Is there a forum here to ask the DNR questions? How does the DNR determine if a specific lake they manage and stock is being overfished? Just by the lack of creel report numbers, spring shocking programs, etc.,? How do they estimate how many walleye are being harvested? Is that part of their shocking and tagging programs, reported tribal spearing reports and estimates of what should be left based on their projections and formulas for how many fingerlings they stock and how many of those should survive to maturity? But how do they know how many fish 'anglers' are taking? (I sure ain't one of them! LOL!) For instance, using Lake Namakagon, in Cable, Wisconsin, with known records of stocking, shocking, creel reports, tribal numbers, etc., how many anglers, would have to catch how many fish, from one year to another, to affect or calculate what the walleye population is to the degree it has been affected in this lake anyway?
Ask the DNR?
Thank you. We got the short end of the stick on this deal.
BigPike, I emailed DNR about 30 minutes ago about your question and they sent me back this link
Not sure why your request wasn't responded to tho
This was reply:
I located an article on this:https://www.wpr.org/wisconsin-dnr-relocate-300-ruffed-grouse-missouri. It looks like we received a donation in return for the grouse.
If you have further questions on this our Assistant Upland Wildlife Ecologist Alaina Gerrits can be reached at 608-261-8458.
Im sure we can handle our own habitat without a Missouri donation. Giving the few grouse we have for turkeys is like trading a Maserati and receiving back a VW bug. Turkey's are the very plague that are hurting our grouse population. Btw still no Dnr response to my question
I’ve spoken via email to the fisheries biologist who manages the lake we’re on. He stopped stocking walleye about 10 years ago and I contacted him asking why. His reply was that they were not getting sufficient returns during their spring netting efforts. He also mentioned that the state of the public launch reduces access as you can only launch a small boat from it. There are 3 good launches on private land that we all share so no one has lobbied for the public launch to be improved. He offered to issue me a stocking permit if I wanted to collect money from landowners on the lake for the fingerlings. I looked into it and quite honestly, it’s just less hassle trailering my boat to a different lake if I want to fish for walleye. That’s my experience. Good luck.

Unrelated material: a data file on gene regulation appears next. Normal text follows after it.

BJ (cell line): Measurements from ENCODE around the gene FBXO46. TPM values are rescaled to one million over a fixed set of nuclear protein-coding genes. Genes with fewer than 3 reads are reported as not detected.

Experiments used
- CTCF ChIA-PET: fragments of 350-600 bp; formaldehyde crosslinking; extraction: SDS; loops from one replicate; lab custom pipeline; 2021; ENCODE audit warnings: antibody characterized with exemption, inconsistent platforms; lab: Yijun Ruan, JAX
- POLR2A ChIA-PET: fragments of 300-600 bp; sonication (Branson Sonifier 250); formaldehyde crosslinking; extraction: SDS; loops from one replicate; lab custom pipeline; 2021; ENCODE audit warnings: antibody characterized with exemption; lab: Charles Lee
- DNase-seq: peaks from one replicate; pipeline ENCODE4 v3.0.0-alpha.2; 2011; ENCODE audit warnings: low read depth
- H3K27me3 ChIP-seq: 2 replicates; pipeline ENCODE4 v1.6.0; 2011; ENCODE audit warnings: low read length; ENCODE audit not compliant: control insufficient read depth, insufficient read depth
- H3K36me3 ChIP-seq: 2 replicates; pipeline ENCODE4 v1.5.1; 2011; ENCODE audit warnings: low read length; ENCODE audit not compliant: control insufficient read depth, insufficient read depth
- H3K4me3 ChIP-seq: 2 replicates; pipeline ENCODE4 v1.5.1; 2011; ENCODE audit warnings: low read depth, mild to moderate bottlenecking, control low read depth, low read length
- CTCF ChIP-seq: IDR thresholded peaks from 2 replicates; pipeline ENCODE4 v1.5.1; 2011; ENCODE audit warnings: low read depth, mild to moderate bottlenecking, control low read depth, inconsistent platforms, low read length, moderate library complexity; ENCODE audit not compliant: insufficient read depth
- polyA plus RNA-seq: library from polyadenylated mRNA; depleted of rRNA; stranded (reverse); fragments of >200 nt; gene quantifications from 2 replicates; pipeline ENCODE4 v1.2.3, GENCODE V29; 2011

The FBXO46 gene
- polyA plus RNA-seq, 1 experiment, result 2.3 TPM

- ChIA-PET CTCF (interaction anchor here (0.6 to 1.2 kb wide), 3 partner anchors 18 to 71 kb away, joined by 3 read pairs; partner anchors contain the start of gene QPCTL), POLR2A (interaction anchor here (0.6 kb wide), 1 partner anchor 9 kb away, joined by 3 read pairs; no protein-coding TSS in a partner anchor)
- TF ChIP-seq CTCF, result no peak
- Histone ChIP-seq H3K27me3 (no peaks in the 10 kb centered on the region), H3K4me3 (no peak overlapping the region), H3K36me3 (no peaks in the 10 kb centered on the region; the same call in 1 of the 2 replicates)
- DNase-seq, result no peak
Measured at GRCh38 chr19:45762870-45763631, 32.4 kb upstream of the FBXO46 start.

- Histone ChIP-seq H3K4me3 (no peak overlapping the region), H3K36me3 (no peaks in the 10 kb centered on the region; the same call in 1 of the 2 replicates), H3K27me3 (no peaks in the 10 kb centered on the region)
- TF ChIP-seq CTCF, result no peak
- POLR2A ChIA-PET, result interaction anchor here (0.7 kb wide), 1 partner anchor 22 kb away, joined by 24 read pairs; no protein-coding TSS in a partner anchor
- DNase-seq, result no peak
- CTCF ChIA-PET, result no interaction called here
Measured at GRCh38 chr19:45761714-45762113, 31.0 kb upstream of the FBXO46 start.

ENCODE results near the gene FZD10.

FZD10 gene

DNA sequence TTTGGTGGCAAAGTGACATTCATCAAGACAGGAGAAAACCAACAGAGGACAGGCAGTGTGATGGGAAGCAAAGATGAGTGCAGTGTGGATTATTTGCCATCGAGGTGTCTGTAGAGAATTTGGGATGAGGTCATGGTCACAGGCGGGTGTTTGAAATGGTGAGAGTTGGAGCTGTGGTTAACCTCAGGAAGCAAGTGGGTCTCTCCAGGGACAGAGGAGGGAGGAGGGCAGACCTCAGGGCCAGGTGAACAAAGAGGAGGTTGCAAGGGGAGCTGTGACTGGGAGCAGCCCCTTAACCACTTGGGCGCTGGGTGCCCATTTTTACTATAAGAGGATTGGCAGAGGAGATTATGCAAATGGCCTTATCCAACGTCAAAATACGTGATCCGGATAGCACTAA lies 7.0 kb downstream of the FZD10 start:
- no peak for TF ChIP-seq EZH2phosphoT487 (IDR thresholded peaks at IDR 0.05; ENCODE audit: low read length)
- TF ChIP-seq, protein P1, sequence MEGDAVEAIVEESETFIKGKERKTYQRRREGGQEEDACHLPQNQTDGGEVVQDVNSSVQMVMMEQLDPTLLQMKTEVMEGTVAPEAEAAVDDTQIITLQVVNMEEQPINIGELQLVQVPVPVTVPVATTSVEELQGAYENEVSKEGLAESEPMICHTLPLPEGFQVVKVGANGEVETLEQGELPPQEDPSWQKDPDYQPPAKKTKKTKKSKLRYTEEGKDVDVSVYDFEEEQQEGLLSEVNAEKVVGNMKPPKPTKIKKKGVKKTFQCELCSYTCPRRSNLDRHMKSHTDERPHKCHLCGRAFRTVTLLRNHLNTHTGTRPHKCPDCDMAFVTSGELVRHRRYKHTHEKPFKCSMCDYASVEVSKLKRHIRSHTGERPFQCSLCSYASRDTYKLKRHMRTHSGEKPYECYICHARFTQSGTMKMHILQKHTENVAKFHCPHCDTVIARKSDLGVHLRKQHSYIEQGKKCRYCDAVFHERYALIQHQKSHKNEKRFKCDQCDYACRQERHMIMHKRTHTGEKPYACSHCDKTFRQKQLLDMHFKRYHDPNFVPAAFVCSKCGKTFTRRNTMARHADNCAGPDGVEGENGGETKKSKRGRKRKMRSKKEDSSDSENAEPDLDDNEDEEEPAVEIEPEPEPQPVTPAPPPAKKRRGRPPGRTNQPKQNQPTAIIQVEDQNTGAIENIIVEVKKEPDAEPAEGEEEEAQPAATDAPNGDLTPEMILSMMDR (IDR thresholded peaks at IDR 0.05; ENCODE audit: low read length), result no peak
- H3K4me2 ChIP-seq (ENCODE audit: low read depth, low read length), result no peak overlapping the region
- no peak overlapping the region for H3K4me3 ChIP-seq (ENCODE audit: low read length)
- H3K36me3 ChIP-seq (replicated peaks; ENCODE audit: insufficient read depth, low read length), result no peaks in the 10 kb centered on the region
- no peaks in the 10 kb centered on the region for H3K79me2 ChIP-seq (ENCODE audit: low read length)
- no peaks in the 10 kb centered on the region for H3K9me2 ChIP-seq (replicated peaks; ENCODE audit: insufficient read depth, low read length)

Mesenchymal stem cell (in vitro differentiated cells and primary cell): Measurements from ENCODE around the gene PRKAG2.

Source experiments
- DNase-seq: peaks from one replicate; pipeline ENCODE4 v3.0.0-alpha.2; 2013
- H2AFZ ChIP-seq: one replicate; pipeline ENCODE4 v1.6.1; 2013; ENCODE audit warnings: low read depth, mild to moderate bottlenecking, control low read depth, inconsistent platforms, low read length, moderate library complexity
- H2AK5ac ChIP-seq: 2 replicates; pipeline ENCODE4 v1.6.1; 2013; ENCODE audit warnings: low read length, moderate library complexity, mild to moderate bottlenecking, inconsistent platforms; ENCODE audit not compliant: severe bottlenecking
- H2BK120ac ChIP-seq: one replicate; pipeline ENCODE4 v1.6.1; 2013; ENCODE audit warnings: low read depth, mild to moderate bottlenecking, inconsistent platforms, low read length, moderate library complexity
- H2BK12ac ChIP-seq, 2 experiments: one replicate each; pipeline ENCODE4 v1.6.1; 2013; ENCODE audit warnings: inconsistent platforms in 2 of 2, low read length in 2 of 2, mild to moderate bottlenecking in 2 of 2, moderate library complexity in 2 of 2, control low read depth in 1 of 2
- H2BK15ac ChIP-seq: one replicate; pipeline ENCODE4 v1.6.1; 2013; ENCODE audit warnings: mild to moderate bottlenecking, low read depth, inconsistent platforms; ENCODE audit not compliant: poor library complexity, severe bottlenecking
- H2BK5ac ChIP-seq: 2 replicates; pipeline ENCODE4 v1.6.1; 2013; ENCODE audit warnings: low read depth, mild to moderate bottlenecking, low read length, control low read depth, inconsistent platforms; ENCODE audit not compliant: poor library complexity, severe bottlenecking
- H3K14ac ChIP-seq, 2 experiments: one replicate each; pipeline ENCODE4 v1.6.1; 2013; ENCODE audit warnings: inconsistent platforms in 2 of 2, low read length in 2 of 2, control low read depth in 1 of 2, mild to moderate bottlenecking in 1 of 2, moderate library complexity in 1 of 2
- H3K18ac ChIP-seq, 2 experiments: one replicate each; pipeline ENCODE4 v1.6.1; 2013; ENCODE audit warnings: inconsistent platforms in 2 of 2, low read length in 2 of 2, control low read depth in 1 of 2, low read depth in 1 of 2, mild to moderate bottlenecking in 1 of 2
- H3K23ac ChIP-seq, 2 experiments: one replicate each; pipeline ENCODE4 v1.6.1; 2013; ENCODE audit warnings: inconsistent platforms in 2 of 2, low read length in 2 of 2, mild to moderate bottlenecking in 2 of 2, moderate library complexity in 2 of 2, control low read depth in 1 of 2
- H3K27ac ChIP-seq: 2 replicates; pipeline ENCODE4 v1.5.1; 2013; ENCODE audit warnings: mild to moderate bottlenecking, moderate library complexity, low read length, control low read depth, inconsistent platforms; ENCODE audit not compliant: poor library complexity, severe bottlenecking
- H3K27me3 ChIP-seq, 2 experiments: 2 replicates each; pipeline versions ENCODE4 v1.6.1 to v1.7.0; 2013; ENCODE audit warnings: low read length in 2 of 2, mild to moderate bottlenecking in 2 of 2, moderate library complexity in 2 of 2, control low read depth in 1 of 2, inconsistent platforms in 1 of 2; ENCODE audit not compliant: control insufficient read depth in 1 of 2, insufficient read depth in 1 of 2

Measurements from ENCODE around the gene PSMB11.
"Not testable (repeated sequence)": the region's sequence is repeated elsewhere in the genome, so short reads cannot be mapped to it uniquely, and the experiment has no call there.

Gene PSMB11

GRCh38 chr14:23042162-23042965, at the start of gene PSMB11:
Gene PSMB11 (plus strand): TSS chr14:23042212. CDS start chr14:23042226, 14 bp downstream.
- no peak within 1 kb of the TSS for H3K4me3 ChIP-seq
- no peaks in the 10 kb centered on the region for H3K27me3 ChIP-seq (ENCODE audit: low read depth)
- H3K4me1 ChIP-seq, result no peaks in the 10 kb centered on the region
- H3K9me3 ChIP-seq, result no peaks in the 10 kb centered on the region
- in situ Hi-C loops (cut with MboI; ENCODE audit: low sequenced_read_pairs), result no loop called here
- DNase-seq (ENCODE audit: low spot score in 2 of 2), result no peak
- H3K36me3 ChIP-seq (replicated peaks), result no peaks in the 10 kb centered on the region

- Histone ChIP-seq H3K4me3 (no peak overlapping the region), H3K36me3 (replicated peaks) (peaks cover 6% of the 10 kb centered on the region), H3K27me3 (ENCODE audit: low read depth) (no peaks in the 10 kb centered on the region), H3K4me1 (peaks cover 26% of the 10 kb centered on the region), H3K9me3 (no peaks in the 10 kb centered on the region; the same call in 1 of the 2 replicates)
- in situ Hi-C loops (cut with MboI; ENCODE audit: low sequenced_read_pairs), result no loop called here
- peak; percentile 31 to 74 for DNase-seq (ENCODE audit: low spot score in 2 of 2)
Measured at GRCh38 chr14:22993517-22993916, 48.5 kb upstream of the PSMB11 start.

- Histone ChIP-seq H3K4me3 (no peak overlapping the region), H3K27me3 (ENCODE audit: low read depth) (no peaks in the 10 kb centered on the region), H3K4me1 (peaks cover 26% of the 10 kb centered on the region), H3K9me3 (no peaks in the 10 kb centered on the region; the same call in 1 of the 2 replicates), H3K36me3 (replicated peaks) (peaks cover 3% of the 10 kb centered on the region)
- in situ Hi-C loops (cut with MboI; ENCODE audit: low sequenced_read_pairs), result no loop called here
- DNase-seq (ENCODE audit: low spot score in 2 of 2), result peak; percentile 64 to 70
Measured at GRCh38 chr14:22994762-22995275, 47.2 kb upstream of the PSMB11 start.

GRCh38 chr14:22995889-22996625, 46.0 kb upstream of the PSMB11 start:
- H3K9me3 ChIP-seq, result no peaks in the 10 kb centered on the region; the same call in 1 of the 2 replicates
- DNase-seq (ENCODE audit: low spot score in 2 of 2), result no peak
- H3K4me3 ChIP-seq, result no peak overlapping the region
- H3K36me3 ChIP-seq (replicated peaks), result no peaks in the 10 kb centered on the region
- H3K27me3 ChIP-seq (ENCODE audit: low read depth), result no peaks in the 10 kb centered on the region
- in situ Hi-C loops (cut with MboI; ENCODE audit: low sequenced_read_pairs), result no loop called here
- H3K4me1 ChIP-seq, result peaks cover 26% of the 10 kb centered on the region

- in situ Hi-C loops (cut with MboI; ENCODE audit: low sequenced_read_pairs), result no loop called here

Also, there are grouse going to Kentucky for elk.
there use to be "Ask A Warden" thread on Lake-Link, maybe 10 years ago or so, where an actual Warden would read our questions and provide answers...
was very cool he took time to do that, but it has since gone away
this thread could be a viable replacement, just need to ask the questions directly to the DNR via their Contact services, and if you want, share the Q&A with us
or, if you know something, as the post below, share it
I can give you a quick answer to this one. I'm not associated with the DNR, but do remember reading about it. Missouri is going to make a donation for habitat management in the areas the grouse are caught. They also said it was payback for the turkeys Missouri gave us when we first reintroduced them back in our state.
Thanks for the email link. I just sent them a question as to why we are giving our grouse away to the state of Missouri and what the benefit is for the state of Wisconsin. I'll be interested in the response.
If you do the email thing, you can direct your question to the biologists for the lake, lakes or county, and they will forward to the appropriate person... sometimes I get emails back from several different persons involved...
... incase you have trouble finding the right person in the lookup
DNR Fisheries Biologists typically have a few counties under their area of oversight.
Fisheries Biologists have the ability to set special regulations for specific lakes within their area of oversight.
A Fisheries Biologist in Vilas County has a completely different set of concerns than a Fisheries Biologist in Racine County.
One has to consider Tribal bag limits, and the other does not. One has to consider Milfoil, and the other Spiny Water Fleas.
Guess my point is, if you have a question on a particular waterway, call the Fisheries Biologist who manages it. It wouldn’t be possible for one biologist to answers questions for a waterway that is not under his oversight.
Goto the DNR staffing directory and type in “Fisheries Biologist” and then pick the one that manages the lake that you have questions on.